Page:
Autodesk and NVIDIA continue their effort to create the universal physics simulation system for 3ds Max package – it is known as MassFX.
What has changed in new MassFX version, that comes with 3ds Max 2013, in comparison to the first release? We have tried to answer this question in our review.
One of the main new features of MassFX 2013 is the addition of mCloth – cloth simulation module, which was co-developed with Autodesk. Despite the rumors, mCloth uses PhysX 2.8.4 cloth solver for underlying physical calculations.
In comparison to APEX Clothing tools in PhysX plug-ins, mCloth is clearly oriented on VFX area: “one click” set up (no need to skin the mesh and apply movement constraints, as for APEX), full collisions with MassFX rigid bodies with two-way interaction, vertex group operations (like pin or attach to object), support for dynamic and kinematic cloth, ability to bake the simulation in keyframes.
Desired cloth behavior can be archived by tuning fabric settings, like density or damping, which can be saved and loaded as presets.
Additional parameters include rigid body collision responce and solver precision settings.
mCloth objects support per-vertex tearing.
Interesting option is ability to visualize material tension within given treshold.
Another feature is so-called “ballon behavior” – closed meshes can be inflated with internal pressure to imitate soft body, jelly-like objects or baloons themselves.
However, if hole in the baloon will be detected (as result of tearing, for example), it will deflate and force will be applied to the point of air outflow.
“Hardware acceleration” option can be enabled for cloth simulation, however, we were not able to spot any performance difference between CPU and “GPU” execution. It seems GPU acceleration is not fully operational yet.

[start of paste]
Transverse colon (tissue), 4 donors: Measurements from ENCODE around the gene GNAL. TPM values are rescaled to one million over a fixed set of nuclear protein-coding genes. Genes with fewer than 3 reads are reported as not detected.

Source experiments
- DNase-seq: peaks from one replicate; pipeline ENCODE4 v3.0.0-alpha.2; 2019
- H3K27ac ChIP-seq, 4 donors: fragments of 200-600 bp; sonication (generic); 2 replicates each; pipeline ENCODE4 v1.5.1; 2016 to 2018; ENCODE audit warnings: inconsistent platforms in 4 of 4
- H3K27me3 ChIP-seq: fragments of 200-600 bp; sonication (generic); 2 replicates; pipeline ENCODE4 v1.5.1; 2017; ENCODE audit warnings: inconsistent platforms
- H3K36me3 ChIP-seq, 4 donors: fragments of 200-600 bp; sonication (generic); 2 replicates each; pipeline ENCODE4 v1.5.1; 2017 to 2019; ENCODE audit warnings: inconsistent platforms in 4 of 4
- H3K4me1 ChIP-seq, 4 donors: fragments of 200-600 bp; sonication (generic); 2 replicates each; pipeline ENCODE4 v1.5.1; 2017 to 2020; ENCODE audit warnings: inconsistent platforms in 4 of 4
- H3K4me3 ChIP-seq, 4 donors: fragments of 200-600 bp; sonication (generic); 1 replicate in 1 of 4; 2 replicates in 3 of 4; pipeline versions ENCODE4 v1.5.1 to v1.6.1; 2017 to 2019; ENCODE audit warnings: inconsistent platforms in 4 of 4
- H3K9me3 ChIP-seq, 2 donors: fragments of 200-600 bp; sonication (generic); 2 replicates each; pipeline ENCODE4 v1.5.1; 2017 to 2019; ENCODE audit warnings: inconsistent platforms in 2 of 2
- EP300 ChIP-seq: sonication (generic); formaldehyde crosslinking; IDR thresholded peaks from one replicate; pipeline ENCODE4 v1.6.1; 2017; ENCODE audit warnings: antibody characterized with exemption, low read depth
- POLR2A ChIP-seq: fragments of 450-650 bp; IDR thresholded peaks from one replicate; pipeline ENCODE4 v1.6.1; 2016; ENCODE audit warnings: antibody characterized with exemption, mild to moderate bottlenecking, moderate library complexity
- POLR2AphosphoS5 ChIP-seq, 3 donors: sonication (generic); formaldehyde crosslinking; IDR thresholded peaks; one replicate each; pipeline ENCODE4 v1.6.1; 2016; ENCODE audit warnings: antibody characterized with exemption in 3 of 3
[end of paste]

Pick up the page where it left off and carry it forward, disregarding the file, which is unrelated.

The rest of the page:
To summarize: mCloth is a strong cloth simulation solution with decent pack of features and sufficient artist control over simulation, however, as a new tool it has not avoided some “childish” problems, like nonoptimal baking process (it is significantly slower than sim in viewports), unstable behaviour of baloon objects or overestimated cloth solver settings (they are set automatically, based on mesh resolution, but for real 3-5 times lower values are sufficient).
Another vital new feature – standart Forces (like PBomb, Vortex or Wind) can now affect MassFX objects, both rigid bodies and cloth.
Being developed in Autodesk, Forces interaction feature is not using forcefields mechanism from PhysX SDK, instead, custom forces are applied directly to actors.
Third major addition – stable auto-generated ragdolls from biped skeletons.
Instead of abomination – jiggling mess of rigid bodies and joints – that may be familiar you from original PhysX plug-ins, “create dynamic ragdoll” option now generates fairly adequate ragdolls, usable even without aditional tuning.
Note: unlike latest PhysX plug-ins, MassFX is only using one version of PhysX engine - 2.8.4.
Apart from all the features described above, MassFX 2013 also contains numerous amount of smaller features, interface changes and bug fixes. Here are some examples:
It is now possible to assign gravity to Forces (or even it completely) through MassFX Toolbar.
Convex decomposition (this tool allows MassFX to support concave objects) has been reworked – it is now using simplified interface and operates faster.
Physical meshes can now be displayed not only as wireframe, but as shaded hulls as well.
Multiple constraints can now be adited at the same time via Multi-object Editor tab (previosly only available for rigid bodies).
And.. more !
To summarize: MassFX has grew up, but still not enough to reach level of Reactor’s feature set. However, with continuing support from Nvidia and Autodesk, MassFX will eventually overcome previous solution from Havok.